Though Adobe documentation certifies compatibility using JAWS and Fire Fox, it is not practical, or financially feasible in many cases, to expect screen reader users to switch their standard browser / screen reader combinations in accordance with each application they need. NVDA with FF is among the top screen reader and browser combinations used by persons with visual disabilities, running head-to-head with JAWS https://webaim.org/projects/screenreadersurvey7/. These are just two of the accessibility issues reported by the AUL. They just happen to be the most significant and important.
Recently the University of Colorado Boulder’s Accessibility and Usability Lab (AUL) identified several issues with our online courses created using Adobe Captivate 2019 (22.214.171.1246). Though the Instructional Designer (ID), using accessibility best practices with Captivate, can address many of the issues, two significant issues however, were identified that appear to be inherent in Captivate 2019 but were not seen in Captivate 2017 (10.0.1.285) projects. (View a 10 minute YouTube demonstration of the issues)
First Issue: “graphic” repetition
First, when previewing or publishing Captivate 2019 projects as HTML5 using the NVDA or JAWS screen-readers, the word “graphic” continually announces each text or image content layer and/or every 125 characters of the layer.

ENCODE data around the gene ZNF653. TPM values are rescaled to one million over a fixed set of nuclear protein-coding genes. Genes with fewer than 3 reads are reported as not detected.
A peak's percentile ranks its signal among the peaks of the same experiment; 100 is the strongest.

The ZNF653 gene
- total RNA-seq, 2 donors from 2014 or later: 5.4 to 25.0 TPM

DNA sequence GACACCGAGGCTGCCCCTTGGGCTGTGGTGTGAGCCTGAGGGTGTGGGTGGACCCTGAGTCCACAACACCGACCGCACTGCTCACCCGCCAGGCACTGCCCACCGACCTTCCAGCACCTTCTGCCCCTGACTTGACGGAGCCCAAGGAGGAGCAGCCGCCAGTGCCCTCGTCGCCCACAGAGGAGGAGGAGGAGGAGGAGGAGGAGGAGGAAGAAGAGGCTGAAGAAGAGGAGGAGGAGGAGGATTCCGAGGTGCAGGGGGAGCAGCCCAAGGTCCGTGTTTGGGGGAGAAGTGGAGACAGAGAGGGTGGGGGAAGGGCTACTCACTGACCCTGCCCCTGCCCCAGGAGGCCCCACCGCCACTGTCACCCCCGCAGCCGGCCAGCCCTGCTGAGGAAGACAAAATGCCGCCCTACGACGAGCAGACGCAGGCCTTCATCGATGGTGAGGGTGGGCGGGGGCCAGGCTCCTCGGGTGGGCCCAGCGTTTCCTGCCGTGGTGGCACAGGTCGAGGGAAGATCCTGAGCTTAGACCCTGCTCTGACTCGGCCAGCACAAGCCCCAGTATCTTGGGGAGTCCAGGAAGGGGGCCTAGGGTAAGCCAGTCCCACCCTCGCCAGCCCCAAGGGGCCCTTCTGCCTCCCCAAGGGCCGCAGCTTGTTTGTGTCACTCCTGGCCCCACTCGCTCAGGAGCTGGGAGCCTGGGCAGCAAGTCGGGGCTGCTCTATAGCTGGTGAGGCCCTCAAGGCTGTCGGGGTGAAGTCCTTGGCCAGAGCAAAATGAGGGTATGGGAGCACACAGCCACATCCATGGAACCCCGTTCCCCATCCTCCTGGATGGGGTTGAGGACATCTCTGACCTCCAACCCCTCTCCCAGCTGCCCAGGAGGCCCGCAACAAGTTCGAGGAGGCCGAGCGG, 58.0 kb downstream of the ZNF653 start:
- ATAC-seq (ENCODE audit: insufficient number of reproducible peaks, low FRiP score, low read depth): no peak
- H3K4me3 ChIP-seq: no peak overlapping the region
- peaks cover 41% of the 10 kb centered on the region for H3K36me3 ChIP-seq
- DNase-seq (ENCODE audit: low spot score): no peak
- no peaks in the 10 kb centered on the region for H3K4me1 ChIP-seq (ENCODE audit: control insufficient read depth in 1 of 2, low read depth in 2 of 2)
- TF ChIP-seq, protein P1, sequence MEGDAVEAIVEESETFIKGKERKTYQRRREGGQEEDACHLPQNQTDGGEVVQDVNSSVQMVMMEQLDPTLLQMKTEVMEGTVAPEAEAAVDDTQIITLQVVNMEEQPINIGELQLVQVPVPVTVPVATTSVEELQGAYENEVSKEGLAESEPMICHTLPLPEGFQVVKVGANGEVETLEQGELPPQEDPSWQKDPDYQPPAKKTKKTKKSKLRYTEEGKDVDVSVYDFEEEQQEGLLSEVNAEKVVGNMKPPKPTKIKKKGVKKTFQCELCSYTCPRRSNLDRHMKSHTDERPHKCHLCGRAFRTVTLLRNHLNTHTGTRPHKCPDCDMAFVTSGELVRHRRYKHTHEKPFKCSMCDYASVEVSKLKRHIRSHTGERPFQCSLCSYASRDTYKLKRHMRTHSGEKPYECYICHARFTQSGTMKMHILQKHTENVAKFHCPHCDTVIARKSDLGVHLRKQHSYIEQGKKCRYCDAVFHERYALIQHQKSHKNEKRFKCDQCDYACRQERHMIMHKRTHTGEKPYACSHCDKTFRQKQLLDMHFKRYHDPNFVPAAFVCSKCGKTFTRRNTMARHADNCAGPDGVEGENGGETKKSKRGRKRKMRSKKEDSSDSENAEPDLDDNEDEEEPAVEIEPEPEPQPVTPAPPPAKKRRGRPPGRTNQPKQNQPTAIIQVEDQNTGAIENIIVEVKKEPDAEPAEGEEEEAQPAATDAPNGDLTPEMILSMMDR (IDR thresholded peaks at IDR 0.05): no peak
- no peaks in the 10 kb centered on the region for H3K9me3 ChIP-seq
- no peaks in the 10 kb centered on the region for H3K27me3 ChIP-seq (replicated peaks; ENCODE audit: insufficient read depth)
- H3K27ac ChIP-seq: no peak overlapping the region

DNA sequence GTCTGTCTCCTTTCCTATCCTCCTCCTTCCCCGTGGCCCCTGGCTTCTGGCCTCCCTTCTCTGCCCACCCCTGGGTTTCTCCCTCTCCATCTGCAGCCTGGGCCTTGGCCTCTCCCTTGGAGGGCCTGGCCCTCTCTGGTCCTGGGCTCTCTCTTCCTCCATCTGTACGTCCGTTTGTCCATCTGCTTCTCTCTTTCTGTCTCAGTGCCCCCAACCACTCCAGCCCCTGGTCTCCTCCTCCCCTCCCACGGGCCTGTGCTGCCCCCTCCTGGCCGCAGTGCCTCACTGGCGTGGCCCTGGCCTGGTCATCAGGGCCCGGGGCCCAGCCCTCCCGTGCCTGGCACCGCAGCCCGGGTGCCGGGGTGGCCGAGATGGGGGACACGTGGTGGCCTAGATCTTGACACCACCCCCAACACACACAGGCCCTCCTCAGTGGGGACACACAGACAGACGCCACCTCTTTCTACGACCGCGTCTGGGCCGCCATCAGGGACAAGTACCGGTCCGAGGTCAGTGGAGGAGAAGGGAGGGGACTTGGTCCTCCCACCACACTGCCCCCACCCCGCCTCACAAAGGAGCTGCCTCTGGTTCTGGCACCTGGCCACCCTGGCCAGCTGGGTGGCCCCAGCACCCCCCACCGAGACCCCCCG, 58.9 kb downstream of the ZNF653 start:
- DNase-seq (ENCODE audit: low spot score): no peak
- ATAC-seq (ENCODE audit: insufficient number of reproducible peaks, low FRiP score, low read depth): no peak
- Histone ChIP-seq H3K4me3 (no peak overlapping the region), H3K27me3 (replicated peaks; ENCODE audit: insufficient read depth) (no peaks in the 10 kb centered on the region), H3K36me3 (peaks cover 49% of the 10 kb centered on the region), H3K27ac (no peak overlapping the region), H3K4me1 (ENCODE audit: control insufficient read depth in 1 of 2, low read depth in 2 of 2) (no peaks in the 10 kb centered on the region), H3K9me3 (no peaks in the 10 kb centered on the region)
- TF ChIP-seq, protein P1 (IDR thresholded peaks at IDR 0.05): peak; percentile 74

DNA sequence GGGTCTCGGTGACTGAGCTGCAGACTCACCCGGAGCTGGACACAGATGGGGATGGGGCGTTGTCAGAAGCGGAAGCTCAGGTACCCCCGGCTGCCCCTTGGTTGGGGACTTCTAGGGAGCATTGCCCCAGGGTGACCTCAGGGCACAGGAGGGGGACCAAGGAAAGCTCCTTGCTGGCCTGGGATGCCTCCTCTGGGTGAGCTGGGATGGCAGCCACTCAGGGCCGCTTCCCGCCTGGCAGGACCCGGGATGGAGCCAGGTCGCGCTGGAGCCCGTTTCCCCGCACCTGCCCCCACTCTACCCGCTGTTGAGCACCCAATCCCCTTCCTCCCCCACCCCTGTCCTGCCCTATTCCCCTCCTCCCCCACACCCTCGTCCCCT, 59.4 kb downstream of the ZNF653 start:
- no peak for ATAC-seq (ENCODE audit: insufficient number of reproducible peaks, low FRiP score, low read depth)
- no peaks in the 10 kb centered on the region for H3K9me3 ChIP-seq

Not only is this very annoying to screen-reader users it can also lead to misunderstanding the lesson context. During my testing, this occurs in both the JAWS and NVDA screen-readers in IE, FF, and Chrome. When previewing or publishing in CP 2017 as HTML5 the screen content reads as expected.
Second Issue: Repetition of Text Surrounding Links
The second significant issue revolves around the linking feature of captivate when using the Modify Hyperlink Dialog to apply a link to a URL, file, advanced action or other feature. (I’ve only tested URL, and Advanced Actions but the issue was present in both cases)
- With NVDA and FF the link is announced only at the very end, and more importantly, after the associated text block(s) are repeated multiple times (at least 5 or more times depending on the text and how many links are on the page: the more links, the more times the text blocks are randomly repeated.)
I’ve only identified one practical work-around thus far: break the text apart and define each link as a button with the accessibility name defined as “web link”, for instance. Even then, careful attention must be applied to the layer stacking order.
- NVDA and IE11 or NVDA and Chrome do not report the link at all and do not appear in the accessibility tree (Insert plus F7)
- U key works for unvisited link, if at the top of the page. If past the link then user can use Shift + U presuming they know a link exists.
- V key (visited link) does not work in any browser / screen reader combination.